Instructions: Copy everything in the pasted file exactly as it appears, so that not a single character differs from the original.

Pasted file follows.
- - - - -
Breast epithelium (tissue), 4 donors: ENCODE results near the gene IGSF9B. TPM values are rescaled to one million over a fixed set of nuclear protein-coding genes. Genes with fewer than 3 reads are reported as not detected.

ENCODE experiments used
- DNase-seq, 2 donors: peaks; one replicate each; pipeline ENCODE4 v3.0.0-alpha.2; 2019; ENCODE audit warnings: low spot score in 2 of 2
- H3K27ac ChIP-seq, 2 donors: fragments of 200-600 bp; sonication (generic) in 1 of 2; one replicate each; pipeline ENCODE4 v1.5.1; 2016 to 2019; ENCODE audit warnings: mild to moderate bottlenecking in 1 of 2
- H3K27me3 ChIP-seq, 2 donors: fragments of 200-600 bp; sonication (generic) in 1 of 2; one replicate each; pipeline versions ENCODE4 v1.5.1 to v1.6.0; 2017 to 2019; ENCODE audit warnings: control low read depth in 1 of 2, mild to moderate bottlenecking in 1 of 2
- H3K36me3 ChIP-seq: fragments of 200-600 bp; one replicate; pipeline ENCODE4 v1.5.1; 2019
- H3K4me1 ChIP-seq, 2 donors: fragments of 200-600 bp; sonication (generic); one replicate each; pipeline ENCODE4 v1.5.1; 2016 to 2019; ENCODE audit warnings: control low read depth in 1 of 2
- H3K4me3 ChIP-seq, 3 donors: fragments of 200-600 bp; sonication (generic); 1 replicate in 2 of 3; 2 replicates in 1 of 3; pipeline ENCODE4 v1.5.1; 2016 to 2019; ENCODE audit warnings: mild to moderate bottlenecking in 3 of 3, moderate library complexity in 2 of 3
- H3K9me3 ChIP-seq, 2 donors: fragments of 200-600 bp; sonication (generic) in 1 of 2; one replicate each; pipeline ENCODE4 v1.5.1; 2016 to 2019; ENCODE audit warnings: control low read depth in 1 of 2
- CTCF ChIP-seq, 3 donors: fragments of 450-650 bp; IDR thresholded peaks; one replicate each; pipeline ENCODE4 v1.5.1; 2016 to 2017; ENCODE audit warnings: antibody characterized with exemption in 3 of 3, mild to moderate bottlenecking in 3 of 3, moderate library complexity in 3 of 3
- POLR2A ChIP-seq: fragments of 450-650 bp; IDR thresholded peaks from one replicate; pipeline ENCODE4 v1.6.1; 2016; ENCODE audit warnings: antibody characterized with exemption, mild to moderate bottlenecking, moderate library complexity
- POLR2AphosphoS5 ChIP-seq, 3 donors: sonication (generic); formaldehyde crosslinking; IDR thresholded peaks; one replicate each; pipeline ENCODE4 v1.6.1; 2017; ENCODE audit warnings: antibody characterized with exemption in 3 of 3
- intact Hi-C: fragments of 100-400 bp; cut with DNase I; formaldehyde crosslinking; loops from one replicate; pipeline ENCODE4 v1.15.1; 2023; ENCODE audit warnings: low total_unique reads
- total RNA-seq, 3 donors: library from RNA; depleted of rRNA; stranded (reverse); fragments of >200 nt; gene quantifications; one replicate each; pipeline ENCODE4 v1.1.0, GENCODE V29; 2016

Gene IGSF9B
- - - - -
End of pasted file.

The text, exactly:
Breast epithelium (tissue), 4 donors: ENCODE results near the gene IGSF9B. TPM values are rescaled to one million over a fixed set of nuclear protein-coding genes. Genes with fewer than 3 reads are reported as not detected.

ENCODE experiments used
- DNase-seq, 2 donors: peaks; one replicate each; pipeline ENCODE4 v3.0.0-alpha.2; 2019; ENCODE audit warnings: low spot score in 2 of 2
- H3K27ac ChIP-seq, 2 donors: fragments of 200-600 bp; sonication (generic) in 1 of 2; one replicate each; pipeline ENCODE4 v1.5.1; 2016 to 2019; ENCODE audit warnings: mild to moderate bottlenecking in 1 of 2
- H3K27me3 ChIP-seq, 2 donors: fragments of 200-600 bp; sonication (generic) in 1 of 2; one replicate each; pipeline versions ENCODE4 v1.5.1 to v1.6.0; 2017 to 2019; ENCODE audit warnings: control low read depth in 1 of 2, mild to moderate bottlenecking in 1 of 2
- H3K36me3 ChIP-seq: fragments of 200-600 bp; one replicate; pipeline ENCODE4 v1.5.1; 2019
- H3K4me1 ChIP-seq, 2 donors: fragments of 200-600 bp; sonication (generic); one replicate each; pipeline ENCODE4 v1.5.1; 2016 to 2019; ENCODE audit warnings: control low read depth in 1 of 2
- H3K4me3 ChIP-seq, 3 donors: fragments of 200-600 bp; sonication (generic); 1 replicate in 2 of 3; 2 replicates in 1 of 3; pipeline ENCODE4 v1.5.1; 2016 to 2019; ENCODE audit warnings: mild to moderate bottlenecking in 3 of 3, moderate library complexity in 2 of 3
- H3K9me3 ChIP-seq, 2 donors: fragments of 200-600 bp; sonication (generic) in 1 of 2; one replicate each; pipeline ENCODE4 v1.5.1; 2016 to 2019; ENCODE audit warnings: control low read depth in 1 of 2
- CTCF ChIP-seq, 3 donors: fragments of 450-650 bp; IDR thresholded peaks; one replicate each; pipeline ENCODE4 v1.5.1; 2016 to 2017; ENCODE audit warnings: antibody characterized with exemption in 3 of 3, mild to moderate bottlenecking in 3 of 3, moderate library complexity in 3 of 3
- POLR2A ChIP-seq: fragments of 450-650 bp; IDR thresholded peaks from one replicate; pipeline ENCODE4 v1.6.1; 2016; ENCODE audit warnings: antibody characterized with exemption, mild to moderate bottlenecking, moderate library complexity
- POLR2AphosphoS5 ChIP-seq, 3 donors: sonication (generic); formaldehyde crosslinking; IDR thresholded peaks; one replicate each; pipeline ENCODE4 v1.6.1; 2017; ENCODE audit warnings: antibody characterized with exemption in 3 of 3
- intact Hi-C: fragments of 100-400 bp; cut with DNase I; formaldehyde crosslinking; loops from one replicate; pipeline ENCODE4 v1.15.1; 2023; ENCODE audit warnings: low total_unique reads
- total RNA-seq, 3 donors: library from RNA; depleted of rRNA; stranded (reverse); fragments of >200 nt; gene quantifications; one replicate each; pipeline ENCODE4 v1.1.0, GENCODE V29; 2016

Gene IGSF9B